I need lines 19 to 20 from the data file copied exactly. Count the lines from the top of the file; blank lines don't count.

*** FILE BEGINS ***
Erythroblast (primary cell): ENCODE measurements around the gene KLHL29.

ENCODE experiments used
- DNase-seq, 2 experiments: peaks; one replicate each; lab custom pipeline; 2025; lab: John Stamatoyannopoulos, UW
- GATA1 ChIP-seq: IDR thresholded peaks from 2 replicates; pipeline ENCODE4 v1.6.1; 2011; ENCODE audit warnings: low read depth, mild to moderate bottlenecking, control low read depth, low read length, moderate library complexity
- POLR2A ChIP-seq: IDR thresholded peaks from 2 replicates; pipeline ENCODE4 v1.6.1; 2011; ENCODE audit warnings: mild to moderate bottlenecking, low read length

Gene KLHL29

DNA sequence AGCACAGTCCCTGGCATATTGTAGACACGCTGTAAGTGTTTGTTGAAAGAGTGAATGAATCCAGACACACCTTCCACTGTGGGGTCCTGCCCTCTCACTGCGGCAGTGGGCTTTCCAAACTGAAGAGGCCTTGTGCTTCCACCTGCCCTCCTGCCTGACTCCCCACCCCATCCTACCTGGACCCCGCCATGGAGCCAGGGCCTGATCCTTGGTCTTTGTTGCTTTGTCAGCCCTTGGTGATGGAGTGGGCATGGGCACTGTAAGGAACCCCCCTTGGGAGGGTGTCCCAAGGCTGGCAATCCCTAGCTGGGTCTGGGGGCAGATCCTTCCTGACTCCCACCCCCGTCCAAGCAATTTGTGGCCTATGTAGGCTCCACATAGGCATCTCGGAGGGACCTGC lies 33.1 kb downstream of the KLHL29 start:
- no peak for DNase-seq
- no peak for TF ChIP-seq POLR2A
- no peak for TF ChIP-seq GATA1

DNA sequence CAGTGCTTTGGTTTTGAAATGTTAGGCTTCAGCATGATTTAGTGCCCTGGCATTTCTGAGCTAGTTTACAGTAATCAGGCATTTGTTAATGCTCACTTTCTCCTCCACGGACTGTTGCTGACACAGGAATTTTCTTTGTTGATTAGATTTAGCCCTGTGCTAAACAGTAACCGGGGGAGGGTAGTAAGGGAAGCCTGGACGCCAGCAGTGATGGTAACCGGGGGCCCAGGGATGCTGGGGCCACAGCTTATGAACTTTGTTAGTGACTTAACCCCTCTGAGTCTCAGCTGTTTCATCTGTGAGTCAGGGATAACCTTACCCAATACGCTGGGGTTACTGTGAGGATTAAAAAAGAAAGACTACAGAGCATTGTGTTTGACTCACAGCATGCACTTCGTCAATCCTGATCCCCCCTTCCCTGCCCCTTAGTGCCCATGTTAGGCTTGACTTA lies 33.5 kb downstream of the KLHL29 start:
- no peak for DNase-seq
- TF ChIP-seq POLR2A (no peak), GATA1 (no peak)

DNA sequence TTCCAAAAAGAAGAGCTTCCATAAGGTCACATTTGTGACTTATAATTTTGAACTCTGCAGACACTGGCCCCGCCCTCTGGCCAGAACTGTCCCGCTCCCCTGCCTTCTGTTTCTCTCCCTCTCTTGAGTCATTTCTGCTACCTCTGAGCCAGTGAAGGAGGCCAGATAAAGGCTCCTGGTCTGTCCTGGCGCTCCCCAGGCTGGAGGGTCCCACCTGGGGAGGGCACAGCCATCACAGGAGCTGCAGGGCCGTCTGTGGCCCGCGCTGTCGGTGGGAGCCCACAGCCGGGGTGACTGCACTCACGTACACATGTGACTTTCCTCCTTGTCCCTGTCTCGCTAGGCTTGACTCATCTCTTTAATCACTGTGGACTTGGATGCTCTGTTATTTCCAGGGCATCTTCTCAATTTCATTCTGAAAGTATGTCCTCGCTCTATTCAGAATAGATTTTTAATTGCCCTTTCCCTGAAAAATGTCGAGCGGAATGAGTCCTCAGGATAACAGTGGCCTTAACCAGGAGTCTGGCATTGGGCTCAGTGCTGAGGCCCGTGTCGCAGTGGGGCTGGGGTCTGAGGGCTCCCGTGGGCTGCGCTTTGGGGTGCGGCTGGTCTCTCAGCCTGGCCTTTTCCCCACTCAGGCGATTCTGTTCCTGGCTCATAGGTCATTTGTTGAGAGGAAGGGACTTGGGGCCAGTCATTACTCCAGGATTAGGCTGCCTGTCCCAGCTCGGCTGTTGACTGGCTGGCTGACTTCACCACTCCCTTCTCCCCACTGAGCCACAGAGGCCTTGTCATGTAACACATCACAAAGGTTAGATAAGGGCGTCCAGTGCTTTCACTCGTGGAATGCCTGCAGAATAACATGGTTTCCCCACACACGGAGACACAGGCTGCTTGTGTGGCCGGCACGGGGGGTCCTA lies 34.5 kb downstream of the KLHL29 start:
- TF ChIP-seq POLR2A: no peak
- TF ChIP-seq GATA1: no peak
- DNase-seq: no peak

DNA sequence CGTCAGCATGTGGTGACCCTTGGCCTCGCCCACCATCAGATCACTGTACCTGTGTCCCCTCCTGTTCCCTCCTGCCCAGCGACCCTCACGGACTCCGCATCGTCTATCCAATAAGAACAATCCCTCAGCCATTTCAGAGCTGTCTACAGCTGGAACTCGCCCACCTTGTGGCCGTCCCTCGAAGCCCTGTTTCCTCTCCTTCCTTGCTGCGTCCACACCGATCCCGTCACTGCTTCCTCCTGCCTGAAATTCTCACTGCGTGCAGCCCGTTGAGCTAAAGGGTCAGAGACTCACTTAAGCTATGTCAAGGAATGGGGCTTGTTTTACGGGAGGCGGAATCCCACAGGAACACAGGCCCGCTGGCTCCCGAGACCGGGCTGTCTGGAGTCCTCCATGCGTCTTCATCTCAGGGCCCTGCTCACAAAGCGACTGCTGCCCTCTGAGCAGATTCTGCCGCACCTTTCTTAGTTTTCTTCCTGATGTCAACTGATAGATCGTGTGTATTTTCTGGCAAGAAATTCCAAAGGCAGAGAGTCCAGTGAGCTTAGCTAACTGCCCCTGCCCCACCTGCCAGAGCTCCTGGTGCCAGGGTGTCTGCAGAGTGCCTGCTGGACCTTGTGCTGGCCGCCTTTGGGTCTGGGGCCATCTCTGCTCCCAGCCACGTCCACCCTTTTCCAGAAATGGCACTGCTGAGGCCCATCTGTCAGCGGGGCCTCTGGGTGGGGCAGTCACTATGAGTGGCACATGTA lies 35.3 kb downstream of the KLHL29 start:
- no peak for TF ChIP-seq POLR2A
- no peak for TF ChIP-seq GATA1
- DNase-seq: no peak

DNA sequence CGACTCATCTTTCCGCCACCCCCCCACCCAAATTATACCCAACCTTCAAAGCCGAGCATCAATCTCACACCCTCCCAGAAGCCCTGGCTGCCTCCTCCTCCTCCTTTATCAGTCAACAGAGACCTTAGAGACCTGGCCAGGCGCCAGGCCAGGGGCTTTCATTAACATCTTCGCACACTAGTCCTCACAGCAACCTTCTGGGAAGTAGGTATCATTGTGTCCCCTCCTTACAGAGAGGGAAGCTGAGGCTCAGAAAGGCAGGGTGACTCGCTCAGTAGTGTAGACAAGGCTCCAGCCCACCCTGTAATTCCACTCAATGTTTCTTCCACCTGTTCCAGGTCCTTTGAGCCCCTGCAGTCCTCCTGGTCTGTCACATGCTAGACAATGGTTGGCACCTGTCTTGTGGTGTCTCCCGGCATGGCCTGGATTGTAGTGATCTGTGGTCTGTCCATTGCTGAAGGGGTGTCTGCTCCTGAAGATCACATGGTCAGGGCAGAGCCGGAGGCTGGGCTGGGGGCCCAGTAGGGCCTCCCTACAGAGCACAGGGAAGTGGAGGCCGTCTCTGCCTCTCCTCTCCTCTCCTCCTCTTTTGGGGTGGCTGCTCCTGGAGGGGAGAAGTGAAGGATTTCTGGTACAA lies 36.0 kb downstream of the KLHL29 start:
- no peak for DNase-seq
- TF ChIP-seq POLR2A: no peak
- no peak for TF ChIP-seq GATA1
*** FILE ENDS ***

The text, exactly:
- no peak for TF ChIP-seq POLR2A
- no peak for TF ChIP-seq GATA1